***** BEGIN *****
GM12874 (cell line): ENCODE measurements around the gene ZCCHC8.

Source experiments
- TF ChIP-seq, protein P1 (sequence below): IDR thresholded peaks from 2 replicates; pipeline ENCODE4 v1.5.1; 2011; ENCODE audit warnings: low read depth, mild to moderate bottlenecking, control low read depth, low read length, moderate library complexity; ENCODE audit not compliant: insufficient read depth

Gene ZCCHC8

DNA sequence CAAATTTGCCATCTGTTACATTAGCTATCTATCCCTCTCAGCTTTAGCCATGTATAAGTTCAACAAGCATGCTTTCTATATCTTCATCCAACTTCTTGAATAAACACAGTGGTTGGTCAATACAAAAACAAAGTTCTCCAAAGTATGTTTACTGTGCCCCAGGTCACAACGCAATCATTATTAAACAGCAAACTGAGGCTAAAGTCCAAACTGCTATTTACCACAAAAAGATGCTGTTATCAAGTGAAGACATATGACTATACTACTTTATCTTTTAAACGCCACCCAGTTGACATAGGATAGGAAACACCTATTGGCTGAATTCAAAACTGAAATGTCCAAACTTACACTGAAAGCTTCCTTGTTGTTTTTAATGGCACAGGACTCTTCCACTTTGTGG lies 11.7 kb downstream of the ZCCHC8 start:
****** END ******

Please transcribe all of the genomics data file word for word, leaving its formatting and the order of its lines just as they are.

GM12874 (cell line): ENCODE measurements around the gene ZCCHC8.

Source experiments
- TF ChIP-seq, protein P1 (sequence below): IDR thresholded peaks from 2 replicates; pipeline ENCODE4 v1.5.1; 2011; ENCODE audit warnings: low read depth, mild to moderate bottlenecking, control low read depth, low read length, moderate library complexity; ENCODE audit not compliant: insufficient read depth

Gene ZCCHC8

DNA sequence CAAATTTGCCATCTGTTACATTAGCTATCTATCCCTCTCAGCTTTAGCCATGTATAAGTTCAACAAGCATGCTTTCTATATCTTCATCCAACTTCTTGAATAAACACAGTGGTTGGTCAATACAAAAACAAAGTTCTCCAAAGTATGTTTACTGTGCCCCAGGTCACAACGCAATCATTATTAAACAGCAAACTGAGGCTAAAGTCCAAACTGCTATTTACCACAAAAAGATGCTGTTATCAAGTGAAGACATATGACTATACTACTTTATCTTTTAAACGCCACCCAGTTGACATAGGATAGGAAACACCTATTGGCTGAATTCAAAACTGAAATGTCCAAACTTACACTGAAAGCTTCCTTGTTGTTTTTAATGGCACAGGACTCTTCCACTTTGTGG lies 11.7 kb downstream of the ZCCHC8 start: